Once the dutwork cost, and zoning controls and dampers are added in, may cost more then 2 systems.

    Plus, if you only have one system, if it breaks down, your whole house is effected until they come out to fix it.
    With 2 systems, one part of the house is still conditioned if one unit breaks down.
    Plus, smaller units tend to be closer to their rated efficiency then larger units.
    Some 4 and 5 ton up to 19 SEER units are closer to 15 then to 19.
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  6. #6
    Join Date
    Nov 2004
    Location
    North Carolina
    Posts
    443
    If you go with these load calculation's, your wife is going to whup you. If it's maintaining now it doesn't need to be bigger.

    Stick with two systems. Beenthere explained the reasons well.

  7. #7
    Join Date
    Jun 2008
    Posts
    6
    Interesting point on the duct work. I will have to follow up.

    I actually just received the formal quote from the fist contractor. He is now recomending a 3 ton unit downstairs and a 2 ton unit up (he told me up front the day he measured that he was just guessing on size, and would follow up once he ran the load calc). He also said the down stairs calc came out to 2.85 tons and the up stairs was 1.7 tons. The actual calc equates to about the out put of out current system. Our upstairs unit always seemed to run more, I guess this was due to the upstairs unit compensating for the downstairs unit?

    Would it be a correct assumption that if we replace just the broken upstairs unit with the proper size (thus become undersized in total) the system may have trouble cooling?

  8. #8
    Join Date
    Jan 2004
    Location
    Lancaster PA
    Posts
    67,727
    With an open floor plan. The upstairs unt is going to run often, and for long period of times.
    If your first floor unit is cooling that floor fine. Then the second floor unit isn't compensating for it.
    I don't want to say stray from the load calc.
    But, before you downsize that second floor unit. How has it maintained the humidity in your house. Has it been keeping the second floor humidity less then 55%.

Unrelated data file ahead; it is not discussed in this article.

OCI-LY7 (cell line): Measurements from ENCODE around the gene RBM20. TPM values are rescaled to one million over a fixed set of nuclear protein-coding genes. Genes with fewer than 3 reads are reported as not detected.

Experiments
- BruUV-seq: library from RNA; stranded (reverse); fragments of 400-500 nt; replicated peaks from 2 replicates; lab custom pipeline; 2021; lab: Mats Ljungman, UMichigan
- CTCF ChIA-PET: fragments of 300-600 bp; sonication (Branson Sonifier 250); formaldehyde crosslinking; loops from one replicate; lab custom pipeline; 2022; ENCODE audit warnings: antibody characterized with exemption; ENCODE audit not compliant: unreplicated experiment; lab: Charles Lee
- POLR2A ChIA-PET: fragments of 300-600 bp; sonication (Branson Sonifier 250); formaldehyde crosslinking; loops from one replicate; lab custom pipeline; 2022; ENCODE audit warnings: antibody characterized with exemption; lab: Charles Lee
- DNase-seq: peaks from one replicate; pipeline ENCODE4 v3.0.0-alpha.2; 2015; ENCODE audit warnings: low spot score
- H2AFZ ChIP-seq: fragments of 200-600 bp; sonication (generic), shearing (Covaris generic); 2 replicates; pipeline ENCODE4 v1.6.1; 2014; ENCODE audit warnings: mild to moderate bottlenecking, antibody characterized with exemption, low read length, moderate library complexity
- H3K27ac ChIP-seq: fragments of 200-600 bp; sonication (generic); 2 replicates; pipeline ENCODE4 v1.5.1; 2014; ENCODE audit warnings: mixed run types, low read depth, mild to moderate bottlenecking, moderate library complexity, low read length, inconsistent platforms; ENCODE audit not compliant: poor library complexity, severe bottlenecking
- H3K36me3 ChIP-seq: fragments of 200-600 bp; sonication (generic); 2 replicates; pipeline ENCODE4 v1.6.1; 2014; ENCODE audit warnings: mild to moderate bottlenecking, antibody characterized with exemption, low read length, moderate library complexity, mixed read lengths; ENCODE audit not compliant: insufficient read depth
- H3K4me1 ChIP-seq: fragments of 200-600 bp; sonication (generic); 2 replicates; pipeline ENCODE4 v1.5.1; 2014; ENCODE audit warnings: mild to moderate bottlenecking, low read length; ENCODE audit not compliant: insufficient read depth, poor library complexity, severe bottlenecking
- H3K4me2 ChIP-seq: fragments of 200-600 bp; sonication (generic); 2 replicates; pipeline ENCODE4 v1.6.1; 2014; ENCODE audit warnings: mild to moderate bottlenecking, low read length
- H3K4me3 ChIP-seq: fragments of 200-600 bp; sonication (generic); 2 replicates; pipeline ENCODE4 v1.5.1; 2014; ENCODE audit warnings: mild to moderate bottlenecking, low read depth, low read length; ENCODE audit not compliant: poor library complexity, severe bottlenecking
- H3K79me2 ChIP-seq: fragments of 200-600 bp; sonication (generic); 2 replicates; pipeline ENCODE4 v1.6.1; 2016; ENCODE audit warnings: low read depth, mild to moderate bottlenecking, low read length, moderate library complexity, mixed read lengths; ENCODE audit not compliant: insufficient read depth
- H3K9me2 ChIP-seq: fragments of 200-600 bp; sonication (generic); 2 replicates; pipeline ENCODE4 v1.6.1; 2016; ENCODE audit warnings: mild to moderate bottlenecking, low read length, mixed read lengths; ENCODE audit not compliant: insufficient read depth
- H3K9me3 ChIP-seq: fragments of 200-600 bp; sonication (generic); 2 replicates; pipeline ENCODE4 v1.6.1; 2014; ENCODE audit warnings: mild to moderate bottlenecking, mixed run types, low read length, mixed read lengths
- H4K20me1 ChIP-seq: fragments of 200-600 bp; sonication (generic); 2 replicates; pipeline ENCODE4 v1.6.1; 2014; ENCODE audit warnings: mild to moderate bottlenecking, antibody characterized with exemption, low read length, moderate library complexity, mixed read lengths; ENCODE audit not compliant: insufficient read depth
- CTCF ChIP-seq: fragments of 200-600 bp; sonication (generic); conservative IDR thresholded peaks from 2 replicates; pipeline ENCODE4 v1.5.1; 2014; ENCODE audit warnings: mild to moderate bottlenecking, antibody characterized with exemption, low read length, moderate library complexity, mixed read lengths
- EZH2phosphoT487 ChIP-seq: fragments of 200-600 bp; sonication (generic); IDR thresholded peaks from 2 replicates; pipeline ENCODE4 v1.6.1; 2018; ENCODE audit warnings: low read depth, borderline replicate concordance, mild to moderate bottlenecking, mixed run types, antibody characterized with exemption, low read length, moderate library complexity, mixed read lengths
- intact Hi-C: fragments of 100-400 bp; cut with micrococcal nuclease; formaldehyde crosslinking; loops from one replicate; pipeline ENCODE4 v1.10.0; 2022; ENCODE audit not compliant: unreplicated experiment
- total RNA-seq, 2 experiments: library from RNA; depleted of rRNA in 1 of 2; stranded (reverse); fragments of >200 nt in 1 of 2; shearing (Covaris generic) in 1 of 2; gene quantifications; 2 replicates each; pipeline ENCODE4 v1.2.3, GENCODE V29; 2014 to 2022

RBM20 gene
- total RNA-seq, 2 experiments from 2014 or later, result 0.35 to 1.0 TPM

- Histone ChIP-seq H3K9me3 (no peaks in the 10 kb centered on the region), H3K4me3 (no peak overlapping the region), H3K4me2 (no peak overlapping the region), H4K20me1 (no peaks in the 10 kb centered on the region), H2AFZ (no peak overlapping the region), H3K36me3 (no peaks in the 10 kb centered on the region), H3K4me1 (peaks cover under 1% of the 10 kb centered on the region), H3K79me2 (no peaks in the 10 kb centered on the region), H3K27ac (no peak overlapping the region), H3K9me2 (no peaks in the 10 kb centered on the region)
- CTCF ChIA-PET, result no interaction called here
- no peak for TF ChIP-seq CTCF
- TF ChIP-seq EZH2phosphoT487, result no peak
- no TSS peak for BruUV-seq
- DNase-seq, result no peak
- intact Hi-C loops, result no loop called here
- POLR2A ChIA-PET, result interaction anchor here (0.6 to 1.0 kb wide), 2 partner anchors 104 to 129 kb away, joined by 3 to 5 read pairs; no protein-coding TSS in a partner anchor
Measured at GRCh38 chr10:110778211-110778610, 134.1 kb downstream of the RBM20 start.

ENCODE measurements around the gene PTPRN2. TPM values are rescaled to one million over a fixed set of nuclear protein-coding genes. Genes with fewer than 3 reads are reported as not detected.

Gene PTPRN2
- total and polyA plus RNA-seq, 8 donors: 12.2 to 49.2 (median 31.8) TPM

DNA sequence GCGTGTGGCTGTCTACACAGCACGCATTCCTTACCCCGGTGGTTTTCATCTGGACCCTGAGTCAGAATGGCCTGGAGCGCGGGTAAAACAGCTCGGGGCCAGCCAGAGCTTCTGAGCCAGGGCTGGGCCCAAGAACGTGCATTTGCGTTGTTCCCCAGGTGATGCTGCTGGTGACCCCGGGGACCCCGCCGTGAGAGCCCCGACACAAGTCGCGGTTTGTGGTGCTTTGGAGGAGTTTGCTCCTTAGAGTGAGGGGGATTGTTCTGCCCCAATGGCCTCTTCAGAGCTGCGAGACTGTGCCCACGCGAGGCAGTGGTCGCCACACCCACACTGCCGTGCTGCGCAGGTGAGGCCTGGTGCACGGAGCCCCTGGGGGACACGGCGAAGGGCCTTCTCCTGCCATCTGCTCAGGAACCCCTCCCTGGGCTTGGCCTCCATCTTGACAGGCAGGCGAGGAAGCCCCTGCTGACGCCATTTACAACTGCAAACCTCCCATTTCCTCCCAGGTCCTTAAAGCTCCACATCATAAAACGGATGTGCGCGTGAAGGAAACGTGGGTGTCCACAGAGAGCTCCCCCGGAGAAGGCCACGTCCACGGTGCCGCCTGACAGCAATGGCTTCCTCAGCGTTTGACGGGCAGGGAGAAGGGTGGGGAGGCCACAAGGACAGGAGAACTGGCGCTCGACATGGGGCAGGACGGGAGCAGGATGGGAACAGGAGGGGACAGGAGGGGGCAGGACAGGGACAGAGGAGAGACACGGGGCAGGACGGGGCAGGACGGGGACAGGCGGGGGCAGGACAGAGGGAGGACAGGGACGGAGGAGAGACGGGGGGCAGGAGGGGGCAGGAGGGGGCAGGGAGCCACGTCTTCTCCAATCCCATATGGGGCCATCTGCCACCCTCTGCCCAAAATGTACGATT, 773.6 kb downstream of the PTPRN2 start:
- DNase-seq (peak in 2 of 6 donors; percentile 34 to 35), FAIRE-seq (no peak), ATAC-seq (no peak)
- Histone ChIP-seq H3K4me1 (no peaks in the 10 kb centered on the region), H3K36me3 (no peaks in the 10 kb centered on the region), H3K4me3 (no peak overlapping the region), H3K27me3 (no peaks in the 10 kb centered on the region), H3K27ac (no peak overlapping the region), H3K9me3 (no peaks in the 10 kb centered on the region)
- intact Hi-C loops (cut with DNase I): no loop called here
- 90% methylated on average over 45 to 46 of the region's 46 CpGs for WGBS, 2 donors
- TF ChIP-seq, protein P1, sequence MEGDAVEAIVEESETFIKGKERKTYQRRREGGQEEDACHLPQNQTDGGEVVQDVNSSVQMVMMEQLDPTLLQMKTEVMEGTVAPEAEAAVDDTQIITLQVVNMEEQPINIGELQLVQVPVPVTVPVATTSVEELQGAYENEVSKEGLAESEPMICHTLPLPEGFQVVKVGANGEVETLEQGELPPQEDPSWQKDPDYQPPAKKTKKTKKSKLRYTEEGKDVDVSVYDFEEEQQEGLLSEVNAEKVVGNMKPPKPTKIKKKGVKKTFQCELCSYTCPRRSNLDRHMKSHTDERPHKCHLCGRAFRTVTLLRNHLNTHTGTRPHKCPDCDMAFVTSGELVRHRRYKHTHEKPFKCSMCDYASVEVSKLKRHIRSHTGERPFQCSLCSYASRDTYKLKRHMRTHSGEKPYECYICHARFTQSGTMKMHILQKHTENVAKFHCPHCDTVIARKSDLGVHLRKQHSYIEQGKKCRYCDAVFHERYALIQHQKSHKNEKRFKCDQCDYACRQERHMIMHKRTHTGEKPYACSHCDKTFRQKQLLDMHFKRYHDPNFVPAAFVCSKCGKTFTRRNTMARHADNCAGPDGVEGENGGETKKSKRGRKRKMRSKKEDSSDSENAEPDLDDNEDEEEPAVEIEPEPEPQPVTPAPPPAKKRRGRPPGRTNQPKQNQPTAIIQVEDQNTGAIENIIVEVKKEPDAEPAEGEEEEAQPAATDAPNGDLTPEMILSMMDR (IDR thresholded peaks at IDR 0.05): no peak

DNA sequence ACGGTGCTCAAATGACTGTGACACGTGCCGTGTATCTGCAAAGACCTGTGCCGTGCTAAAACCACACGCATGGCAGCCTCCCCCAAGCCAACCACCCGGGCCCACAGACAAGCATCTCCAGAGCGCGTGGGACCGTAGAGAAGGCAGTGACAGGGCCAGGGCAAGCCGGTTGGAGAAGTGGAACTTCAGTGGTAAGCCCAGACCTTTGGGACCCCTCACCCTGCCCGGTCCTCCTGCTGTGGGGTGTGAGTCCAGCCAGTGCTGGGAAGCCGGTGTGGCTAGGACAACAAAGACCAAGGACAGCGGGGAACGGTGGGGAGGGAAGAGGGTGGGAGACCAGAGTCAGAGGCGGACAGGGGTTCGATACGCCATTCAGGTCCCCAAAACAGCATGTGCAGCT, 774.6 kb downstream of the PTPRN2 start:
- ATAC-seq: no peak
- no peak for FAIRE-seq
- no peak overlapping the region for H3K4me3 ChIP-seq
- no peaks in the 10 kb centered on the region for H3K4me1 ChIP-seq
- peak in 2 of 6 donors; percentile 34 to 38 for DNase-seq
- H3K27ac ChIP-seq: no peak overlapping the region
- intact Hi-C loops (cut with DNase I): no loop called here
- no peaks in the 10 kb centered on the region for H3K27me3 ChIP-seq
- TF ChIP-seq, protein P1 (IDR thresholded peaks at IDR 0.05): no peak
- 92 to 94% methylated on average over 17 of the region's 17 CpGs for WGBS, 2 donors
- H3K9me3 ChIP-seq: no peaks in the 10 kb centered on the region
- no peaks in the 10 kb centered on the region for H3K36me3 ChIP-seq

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  9. #9
    Join Date
    Jun 2008
    Posts
    6
    I live in South Jersey & it can get quite humid here in the summer. I don't specifically track it, but it is ususally pretty comfortable inside, especially when compared to out side. Not sure this will help much though.

    So, you think we should stick with the 2.5 ton unit upstairs?

  10. #10
    Join Date
    Jan 2004
    Location
    Lancaster PA
    Posts
    67,727
    Was your upstairs unit working during the heat wave we had a couple weeks ago.
    If so, did it cycle on and off when it was 98 outside, or did it pretty much run all day.

    If it was cycling on and off once or twice an hour during the day at 98, you can most likely go down a half ton. If it pretty much ran constantly for hours during the day, I would stay with the same size.
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  11. #11
    Join Date
    Jun 2008
    Posts
    6
    Unfortunalty it was broken during the heat spell

  12. #12
    Join Date
    Dec 2006
    Location
    Dallas
    Posts
    189
    Some 4 and 5 ton up to 19 SEER units are closer to 15 then to 19.
    Beenthere - Do you mean per average install that's not properly installed?

    Isn't it safe to say the manufacturer's are regulated by some governing entity not to inflate the advertised SEER of a the equipment beyond their true performance if installed per specifications?

  13. #13
    Join Date
    Jan 2004
    Location
    Lancaster PA
    Posts
    67,727
    No.
    When you see an ad saying up to 21 SEER. The 5 ton won't be close to it. Maybe 16 SEER.

    The key phrase itYp To, they don't say all sizes are 21 SEER.

    How did it do other years for cooling the second floor.